Oftentimes, especially when someone has a cochlear implant, you can see that they're missing an entire target area, or they're not hearing one of these features. In that case, there is an entire class of consonants or vowels that they're not necessarily hearing correctly. My go-to assessment is the Minimal Pairs Test. The test involves giving two pictures of minimal pair words, and the participant is asked to tell you which word you said. The words are selected because they're very similar - one example from the test are the words "shoe" and "two". The results are useful for gathering general information on patterns, and if we find patterns, we can target a whole class of sounds rather than trying to target each specific sound.
Listening in noise. The final auditory skill we are going to talk about is listening in noise. We know the world is noisy. There's a lot of background noise. There's music playing in most stores. In meetings, there are people rustling papers, and moving around. In offices, you've got computers running, lights humming, and other noises. In situations like church or leisure activities, there are often a lot of people. Sometimes the main speaker isn't close by, and in a lot of situations, such as like restaurants, you have competing speakers. You have many people talking at the same time. We know it's hard for all of us to understand in these environments, whether or not we have hearing loss. When someone does have hearing loss, it has an impact on listening and noise. Amplification alone isn't always sufficient for listening in noise. Amplification generally does a good job of making voices louder, so you can hear them, but it doesn't always know which voice you are listening to, and it may make other sounds louder as well. Practicing listening in noise, determining appropriate assistive listening devices, and environmental modification training can help people with hearing loss. The ability to listen in noise is a predictor of conversational communication, and this is because our conversations almost never happen in truly ideal (quiet) listening environments. If someone struggles with listening in noise, they're going to struggle with conversational communication in real-world environments.
I use an open-set-assessment task with the Common Phrase Test I mentioned earlier. I use those lists and add noise. I ask the person to repeat back a phrase or sentence that they hear presented auditory-only using environmental noise, and then using competing speech noise. Environmental noise will be noises around the room. If I am in the office and don't have access to an audiology booth, I use an app called White Noise HD. It includes a restaurant simulation, with sounds like plates, glasses, and silverware clanking as well as the din of somebody talking. For competing speech noise (multiple speakers), I use a conversational sound file available on Karen Anderson's website, www.successforkidswithhearingloss.com (Copy and paste the link into your browser. Some tools may require a paid membership).
The sound file is part of the functional listening evaluation and is a good option if you don't have access to another competing speech sound file.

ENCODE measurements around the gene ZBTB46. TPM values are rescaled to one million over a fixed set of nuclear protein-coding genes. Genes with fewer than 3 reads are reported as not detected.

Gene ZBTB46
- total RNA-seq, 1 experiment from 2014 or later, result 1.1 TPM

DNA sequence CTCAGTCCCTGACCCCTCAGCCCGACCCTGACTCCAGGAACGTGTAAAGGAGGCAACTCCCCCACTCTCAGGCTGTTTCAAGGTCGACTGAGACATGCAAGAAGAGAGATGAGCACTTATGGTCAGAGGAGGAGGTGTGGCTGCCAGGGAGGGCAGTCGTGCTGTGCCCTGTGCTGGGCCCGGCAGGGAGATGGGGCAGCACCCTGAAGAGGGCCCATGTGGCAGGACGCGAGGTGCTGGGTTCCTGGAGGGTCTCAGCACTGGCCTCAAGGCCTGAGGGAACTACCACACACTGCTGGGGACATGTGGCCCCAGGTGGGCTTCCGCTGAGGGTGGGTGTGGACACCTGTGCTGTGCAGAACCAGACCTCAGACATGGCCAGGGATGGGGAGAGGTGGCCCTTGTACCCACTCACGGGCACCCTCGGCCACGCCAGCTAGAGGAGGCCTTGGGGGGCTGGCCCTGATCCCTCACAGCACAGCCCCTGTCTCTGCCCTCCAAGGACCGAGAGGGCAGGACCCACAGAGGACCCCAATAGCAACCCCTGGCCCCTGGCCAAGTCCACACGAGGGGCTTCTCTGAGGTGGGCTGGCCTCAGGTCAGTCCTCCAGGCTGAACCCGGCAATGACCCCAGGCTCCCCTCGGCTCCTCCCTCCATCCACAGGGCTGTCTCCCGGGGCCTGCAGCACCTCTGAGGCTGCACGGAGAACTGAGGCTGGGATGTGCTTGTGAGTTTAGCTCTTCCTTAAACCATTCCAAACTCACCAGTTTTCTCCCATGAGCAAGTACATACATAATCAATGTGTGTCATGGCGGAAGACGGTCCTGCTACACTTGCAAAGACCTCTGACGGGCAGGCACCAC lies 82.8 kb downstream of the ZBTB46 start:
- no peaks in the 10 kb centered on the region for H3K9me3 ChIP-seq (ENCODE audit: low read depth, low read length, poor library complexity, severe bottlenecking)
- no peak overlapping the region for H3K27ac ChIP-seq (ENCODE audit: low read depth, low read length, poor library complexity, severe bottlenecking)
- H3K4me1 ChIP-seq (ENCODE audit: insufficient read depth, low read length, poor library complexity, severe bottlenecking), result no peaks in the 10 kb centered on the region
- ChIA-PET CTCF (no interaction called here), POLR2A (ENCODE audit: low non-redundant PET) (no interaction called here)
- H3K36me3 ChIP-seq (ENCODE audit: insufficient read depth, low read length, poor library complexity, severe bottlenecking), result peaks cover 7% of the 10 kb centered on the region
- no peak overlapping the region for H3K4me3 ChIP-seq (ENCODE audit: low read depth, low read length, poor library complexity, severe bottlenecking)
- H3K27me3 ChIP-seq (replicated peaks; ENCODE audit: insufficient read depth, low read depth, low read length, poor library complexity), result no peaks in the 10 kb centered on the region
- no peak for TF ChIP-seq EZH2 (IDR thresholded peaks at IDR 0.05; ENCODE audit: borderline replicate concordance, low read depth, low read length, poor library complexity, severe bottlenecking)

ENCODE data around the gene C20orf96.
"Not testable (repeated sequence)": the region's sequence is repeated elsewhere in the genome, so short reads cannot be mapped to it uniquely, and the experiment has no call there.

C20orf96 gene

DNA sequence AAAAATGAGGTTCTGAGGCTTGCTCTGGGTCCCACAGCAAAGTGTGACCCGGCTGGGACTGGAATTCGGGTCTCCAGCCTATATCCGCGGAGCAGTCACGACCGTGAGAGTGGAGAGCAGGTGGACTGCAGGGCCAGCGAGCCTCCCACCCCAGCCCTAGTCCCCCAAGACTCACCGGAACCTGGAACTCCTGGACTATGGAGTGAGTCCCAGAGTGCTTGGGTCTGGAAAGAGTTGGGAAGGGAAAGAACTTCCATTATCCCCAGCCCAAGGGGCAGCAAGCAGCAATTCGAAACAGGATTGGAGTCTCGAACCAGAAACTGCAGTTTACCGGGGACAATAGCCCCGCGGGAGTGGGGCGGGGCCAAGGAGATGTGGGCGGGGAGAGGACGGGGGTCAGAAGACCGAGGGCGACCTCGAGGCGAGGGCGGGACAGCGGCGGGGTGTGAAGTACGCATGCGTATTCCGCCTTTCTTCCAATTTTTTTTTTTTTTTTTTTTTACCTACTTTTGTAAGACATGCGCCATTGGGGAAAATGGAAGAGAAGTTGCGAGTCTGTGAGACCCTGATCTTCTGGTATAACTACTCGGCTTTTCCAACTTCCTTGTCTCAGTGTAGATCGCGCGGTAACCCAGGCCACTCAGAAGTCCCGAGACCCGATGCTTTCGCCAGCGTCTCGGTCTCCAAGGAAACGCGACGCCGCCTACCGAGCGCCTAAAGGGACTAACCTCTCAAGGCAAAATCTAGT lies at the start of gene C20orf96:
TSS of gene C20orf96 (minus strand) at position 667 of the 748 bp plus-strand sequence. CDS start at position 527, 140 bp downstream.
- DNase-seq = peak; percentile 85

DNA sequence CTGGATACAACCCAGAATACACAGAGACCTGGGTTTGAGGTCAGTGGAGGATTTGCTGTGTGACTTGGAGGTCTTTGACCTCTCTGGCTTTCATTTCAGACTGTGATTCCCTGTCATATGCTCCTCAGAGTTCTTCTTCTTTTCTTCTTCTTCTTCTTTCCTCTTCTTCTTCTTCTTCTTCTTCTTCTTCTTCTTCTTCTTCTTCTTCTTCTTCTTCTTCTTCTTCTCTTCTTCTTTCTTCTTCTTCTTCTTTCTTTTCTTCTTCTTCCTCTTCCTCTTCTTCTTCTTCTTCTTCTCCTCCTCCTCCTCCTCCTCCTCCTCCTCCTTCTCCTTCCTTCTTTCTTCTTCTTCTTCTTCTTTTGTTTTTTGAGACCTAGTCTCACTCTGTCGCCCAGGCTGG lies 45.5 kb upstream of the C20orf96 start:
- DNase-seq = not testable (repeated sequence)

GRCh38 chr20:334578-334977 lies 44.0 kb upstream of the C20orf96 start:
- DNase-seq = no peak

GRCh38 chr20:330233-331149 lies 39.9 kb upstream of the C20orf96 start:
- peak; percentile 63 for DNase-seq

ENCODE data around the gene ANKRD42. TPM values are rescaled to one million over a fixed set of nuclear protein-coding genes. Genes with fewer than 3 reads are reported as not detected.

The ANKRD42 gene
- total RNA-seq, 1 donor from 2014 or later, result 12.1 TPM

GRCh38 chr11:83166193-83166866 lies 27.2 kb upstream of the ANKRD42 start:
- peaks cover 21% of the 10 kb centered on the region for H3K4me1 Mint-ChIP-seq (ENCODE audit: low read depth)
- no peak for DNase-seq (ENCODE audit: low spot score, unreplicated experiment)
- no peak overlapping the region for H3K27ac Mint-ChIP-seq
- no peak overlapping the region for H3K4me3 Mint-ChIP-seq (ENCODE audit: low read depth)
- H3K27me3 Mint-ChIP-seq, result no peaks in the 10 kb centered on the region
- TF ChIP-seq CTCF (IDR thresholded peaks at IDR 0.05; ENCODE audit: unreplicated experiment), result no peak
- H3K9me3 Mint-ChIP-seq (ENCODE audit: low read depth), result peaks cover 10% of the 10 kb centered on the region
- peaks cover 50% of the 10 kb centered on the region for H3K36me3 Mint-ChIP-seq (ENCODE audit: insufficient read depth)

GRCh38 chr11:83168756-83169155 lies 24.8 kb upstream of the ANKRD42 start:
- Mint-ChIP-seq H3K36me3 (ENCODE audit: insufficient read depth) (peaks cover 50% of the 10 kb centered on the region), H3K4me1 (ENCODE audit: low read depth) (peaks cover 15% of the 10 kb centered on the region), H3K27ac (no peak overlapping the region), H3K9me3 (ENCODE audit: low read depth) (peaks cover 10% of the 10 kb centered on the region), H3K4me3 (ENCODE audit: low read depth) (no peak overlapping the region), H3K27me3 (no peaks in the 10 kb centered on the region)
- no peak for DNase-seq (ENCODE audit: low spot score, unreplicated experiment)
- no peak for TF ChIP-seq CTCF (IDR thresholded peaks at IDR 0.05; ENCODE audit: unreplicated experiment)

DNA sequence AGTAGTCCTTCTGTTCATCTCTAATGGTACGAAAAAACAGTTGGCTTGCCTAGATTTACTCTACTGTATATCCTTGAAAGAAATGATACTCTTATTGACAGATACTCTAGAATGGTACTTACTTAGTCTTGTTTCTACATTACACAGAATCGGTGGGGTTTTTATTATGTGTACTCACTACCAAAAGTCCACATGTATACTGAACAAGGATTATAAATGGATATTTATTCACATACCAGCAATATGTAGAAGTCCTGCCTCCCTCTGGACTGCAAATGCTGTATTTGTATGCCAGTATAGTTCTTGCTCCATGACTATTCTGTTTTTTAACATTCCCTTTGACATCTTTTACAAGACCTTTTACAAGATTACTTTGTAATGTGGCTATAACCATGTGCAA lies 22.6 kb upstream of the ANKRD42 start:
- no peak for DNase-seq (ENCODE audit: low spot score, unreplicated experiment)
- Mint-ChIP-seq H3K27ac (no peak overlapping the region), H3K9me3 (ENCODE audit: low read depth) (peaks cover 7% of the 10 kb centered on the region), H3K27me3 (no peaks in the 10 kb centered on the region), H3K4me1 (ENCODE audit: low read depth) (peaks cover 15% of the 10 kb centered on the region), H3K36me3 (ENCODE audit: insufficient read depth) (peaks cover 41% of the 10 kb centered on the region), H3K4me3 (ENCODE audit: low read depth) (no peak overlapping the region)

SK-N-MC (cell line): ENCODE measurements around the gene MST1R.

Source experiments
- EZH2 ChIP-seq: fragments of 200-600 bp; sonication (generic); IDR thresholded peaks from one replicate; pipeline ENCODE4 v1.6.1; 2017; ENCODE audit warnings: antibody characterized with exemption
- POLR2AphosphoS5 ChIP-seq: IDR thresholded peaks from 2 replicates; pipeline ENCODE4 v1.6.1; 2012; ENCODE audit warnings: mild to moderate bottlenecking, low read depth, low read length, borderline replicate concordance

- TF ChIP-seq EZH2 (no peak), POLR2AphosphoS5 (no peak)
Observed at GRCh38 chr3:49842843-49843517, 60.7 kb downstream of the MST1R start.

Specialty Areas - Telephone Use and Music Appreciation
Telephone use may be challenging for people with hearing aids or cochlear implants, while music appreciation tends to be more challenging for adults who get cochlear implants.
For telephone use, I ask the person to demonstrate how they make a call. I can't tell you how many times they will hold the receiver of the phone directly to their ear, regardless of where the microphone of their hearing aid or cochlear implant sound processor is located. When the telephone is held against the ear, the microphone of their amplification is not picking up the sound. Having people demonstrate telephone use will give you a lot of information.
I like to know whether or not they're even trying their amplifications for phone calls at this point or not. Their phone needs, so are they talking on the phone throughout the day or do they just talk maybe once a day? Whether it's changed since they've gotten their new amplification, whether they're trying any assistive listening devices, whether that's a streaming option, whether they're using some kind of caption service or TTY-service for phone calls, whether they feel that they're understanding things when people call, and even if the phone rings, are they willing to answer the call, that tells you a lot. If they're not going to answer the phone because they're nervous about how they're going to communicate, that tells you some great information. Do they call family members, or friends, or strangers? And then I ask things like, "Are you feeling comfortable enough to call a doctor's office to make an appointment? Are you willing to make those important phone calls or are you more interested in getting information, or only talking to people who you know well, and having somebody else make the important phone calls?" And then how successful they feel they're being when they do have phone calls. Do they feel like they're understanding most of the time, some of the time, none of the time? Are they having to ask for a lot of information? So with music appreciation, for assessment, again, this is generally for cochlear implant recipients, it's important to remember that to understand and appreciate music, you've really gotta be able to identify rhythm, tambour, and pitch. So again, tambour is the voice of the instrument, of which instrument it is. And those are all things that don't necessarily come through really well through a cochlear implant, due to how the cochlear implant processes and shares information with the brain.